“Physical fitness.” “Physical activity.” “Working out.” “Exercise.” “Training.” These are all terms that get haphazardly applied to the things we do when we intend to make some type of improvement in our body’s physical capacity. They all have separate and very specific meanings, and understanding them is important if you are to make the right choice about which one to apply to your situation.
“Physical activity” is a rather low standard to hold oneself to, since it merely means movement. Physical activity, according to the American Heart Association website, is defined as “anything that makes you move your body and burn calories.” The world is full of unhealthy people, some of whom are sedentary and some who move all day. Mere movement does not correlate with a significant improvement in physical capacity. It may be a step in the right direction, but a look at its specific recommendations indicates that any steps would be tiny ones.
“Physical Fitness” has a more specific definition. By Kilgore and Rippetoe in 2006 in the Journal of Exercise Physiology Online [9(1):1-10]:
“Possession of adequate levels of strength, endurance, and mobility to provide for successful participation in occupational effort, recreational pursuits, familial obligation, and that is consistent with a functional phenotypic expression of the human genotype.”
This is a description of what fitness entails, and describes a reason to be fit based on the genetics we possess. But it doesn’t say anything about how to accomplish this task, either the process or the components thereof.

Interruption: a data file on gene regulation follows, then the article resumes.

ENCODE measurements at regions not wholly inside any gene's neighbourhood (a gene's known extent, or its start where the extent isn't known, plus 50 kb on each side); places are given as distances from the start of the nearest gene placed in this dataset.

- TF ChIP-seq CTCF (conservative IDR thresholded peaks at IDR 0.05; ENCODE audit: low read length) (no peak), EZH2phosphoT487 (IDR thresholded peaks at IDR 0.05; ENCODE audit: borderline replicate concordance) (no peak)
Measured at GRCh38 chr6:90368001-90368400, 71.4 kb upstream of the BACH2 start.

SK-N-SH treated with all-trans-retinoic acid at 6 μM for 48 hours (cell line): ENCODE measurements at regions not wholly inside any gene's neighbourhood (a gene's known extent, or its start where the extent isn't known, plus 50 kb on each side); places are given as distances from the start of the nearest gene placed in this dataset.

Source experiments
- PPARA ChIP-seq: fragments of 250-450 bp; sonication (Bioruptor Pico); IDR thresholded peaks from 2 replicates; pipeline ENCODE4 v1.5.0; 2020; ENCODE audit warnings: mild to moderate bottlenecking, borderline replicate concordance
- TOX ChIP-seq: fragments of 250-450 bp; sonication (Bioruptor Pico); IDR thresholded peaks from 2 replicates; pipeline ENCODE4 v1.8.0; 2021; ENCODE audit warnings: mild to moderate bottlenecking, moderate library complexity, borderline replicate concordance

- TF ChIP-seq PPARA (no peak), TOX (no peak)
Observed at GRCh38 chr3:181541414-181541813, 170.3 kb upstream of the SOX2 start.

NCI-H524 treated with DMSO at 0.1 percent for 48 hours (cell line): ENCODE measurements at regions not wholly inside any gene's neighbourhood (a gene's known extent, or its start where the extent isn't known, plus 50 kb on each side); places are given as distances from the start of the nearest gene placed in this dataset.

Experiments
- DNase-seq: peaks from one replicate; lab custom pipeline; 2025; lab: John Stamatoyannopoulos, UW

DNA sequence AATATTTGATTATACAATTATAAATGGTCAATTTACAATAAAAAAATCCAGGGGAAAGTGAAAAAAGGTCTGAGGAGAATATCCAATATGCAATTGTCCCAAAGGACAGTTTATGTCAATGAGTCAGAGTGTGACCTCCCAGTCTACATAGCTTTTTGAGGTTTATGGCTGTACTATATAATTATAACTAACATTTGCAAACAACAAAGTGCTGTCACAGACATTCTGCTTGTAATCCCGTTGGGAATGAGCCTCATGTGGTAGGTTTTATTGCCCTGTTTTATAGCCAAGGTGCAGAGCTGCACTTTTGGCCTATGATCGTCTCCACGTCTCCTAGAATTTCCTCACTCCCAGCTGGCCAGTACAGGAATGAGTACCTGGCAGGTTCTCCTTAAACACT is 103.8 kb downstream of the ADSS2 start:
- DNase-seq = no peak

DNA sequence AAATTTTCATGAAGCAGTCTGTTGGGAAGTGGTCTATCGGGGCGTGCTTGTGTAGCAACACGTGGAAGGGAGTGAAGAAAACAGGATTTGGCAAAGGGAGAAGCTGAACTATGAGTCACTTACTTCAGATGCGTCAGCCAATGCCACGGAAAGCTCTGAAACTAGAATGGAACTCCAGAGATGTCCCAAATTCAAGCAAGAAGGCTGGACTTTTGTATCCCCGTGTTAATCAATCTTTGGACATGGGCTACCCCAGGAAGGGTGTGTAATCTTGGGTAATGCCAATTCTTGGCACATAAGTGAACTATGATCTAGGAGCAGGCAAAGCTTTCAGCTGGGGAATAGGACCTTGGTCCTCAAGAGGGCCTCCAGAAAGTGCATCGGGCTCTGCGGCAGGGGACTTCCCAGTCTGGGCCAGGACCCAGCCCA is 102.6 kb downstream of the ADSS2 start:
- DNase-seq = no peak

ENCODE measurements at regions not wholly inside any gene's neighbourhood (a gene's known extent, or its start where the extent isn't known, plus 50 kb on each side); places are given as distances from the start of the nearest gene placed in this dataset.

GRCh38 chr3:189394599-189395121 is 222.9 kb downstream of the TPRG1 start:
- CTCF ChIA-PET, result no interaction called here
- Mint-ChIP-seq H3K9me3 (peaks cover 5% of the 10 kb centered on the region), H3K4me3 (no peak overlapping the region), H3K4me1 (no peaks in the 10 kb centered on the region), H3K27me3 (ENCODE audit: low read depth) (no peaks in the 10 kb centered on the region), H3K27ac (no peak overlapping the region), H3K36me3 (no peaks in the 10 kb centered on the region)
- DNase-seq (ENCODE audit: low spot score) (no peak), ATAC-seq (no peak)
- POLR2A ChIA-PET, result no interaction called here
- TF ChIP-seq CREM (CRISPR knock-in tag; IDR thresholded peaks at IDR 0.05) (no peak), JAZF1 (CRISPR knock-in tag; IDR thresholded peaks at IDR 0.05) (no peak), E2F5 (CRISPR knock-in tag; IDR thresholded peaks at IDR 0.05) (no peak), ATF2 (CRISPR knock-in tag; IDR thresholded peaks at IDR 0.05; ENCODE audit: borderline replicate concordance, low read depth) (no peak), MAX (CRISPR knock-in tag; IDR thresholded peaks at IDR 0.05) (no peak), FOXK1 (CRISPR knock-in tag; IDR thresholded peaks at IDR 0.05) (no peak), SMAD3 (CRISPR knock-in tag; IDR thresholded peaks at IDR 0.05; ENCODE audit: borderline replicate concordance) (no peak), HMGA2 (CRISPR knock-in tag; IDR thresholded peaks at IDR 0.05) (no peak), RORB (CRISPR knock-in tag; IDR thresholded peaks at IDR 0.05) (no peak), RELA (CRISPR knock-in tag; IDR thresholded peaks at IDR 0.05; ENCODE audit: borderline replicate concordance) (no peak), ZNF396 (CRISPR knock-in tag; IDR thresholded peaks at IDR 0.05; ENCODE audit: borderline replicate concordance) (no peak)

Most people decide that the thing to do to get fit is something called “working out.” A “workout” is a term that refers to the period of time spent exercising — the exercise event. Us guys go to the gym for the purpose of “getting a workout” before we know much about it. To most of us guys, getting a workout means hitting the bag, running a few laps, getting sweaty, tired, and maybe doing arms a little. A few curls.
That makes “working out” the same thing as “exercise.” The term “exercise” best describes a physical activity performed for the sake of the effect it produces on your body today — right now — or immediately following the workout. If you’re just exercising, the workout itself is the point. Yoga, Pilates, cardio on the treadmill, a group class of any kind — basically punching your time card at the gym is “exercise.” For most people, “exercise” probably involves doing the same thing in the gym every time you go, because the effect is predictable. You want to get hot, sweaty, and tired, because it makes you feel that something positive has occurred. And it has. For many people, the acute effect of “exercise” is all that is necessary for an improvement in their physical wellbeing.
The modern fitness industry is built exclusively around the “exercise” model.
Corporate gyms are counting on you to come in about three days per week, mess around on the machines for 20 minutes, ride the treadmill while you watch television for 30 minutes, hit the sauna, the shower, and then the parking lot. They want you there for an hour, they want you to bring in a friend to sign up, and then they want you gone.
And this may satisfy your needs perfectly, depending on your goals. If you are severely overweight, the first steps you take to a better lifestyle may well be taken in a corporate gym. The Biggest Loser illustrates this process perfectly. Likewise, the programs advertised on infomercials — especially the ones that “confuse” your muscles — are “exercise” programs, in that their primary effect is the immediate satisfaction of the desire to get hot, sweaty, and tired.
But if you are an athlete with a performance objective, or maybe you’ve been “exercising” for a while and want more out of the time spent in the gym, then “training” is the way to accomplish it.